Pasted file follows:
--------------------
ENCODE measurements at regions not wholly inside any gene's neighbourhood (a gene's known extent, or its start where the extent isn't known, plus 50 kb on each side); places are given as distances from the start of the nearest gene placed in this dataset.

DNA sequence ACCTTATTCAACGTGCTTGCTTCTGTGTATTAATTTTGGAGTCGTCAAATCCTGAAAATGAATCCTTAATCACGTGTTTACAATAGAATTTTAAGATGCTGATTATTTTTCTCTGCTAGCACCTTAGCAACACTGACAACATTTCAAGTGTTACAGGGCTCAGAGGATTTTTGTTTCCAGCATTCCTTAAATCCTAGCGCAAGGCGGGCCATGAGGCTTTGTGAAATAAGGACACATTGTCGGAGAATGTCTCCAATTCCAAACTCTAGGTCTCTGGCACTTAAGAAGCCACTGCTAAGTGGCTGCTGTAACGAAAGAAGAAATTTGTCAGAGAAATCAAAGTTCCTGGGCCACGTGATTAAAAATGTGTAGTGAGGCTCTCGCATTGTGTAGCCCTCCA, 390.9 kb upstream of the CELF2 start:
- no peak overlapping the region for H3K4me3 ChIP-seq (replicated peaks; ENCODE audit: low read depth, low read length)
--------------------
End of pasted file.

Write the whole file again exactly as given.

ENCODE measurements at regions not wholly inside any gene's neighbourhood (a gene's known extent, or its start where the extent isn't known, plus 50 kb on each side); places are given as distances from the start of the nearest gene placed in this dataset.

DNA sequence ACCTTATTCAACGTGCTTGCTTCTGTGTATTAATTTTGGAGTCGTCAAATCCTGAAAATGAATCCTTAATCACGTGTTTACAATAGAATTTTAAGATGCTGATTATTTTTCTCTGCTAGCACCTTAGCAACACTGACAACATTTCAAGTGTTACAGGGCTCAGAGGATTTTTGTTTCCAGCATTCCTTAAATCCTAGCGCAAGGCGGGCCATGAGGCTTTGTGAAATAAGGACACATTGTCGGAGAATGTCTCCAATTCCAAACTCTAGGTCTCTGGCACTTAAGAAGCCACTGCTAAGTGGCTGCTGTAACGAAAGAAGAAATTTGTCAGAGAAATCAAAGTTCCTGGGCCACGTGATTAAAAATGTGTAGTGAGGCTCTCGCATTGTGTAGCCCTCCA, 390.9 kb upstream of the CELF2 start:
- no peak overlapping the region for H3K4me3 ChIP-seq (replicated peaks; ENCODE audit: low read depth, low read length)